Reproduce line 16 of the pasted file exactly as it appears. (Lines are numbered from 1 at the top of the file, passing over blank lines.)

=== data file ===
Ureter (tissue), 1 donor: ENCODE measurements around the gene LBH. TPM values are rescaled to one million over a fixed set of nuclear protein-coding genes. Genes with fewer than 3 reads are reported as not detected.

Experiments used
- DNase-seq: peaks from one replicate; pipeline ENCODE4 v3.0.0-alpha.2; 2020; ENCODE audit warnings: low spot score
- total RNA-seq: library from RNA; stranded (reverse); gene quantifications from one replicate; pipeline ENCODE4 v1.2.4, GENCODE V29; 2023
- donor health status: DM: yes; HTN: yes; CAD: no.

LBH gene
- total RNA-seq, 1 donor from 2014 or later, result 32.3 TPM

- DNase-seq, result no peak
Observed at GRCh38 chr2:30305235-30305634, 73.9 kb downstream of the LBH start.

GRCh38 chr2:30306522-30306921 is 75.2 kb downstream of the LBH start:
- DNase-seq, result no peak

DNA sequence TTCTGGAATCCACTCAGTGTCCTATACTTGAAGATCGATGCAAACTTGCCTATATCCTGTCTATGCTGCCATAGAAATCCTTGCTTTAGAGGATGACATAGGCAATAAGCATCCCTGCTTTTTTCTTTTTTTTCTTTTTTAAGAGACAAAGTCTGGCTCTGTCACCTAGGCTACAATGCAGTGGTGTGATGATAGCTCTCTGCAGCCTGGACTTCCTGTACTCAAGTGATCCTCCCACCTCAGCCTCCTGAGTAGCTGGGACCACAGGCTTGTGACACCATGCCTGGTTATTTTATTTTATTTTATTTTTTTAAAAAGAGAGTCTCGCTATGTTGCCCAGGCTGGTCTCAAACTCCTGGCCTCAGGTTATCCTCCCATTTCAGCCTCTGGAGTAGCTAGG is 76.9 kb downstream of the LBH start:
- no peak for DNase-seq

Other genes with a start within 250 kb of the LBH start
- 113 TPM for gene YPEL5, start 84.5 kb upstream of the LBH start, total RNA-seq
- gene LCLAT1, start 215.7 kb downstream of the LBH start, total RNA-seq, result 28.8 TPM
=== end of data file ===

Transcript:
- gene LCLAT1, start 215.7 kb downstream of the LBH start, total RNA-seq, result 28.8 TPM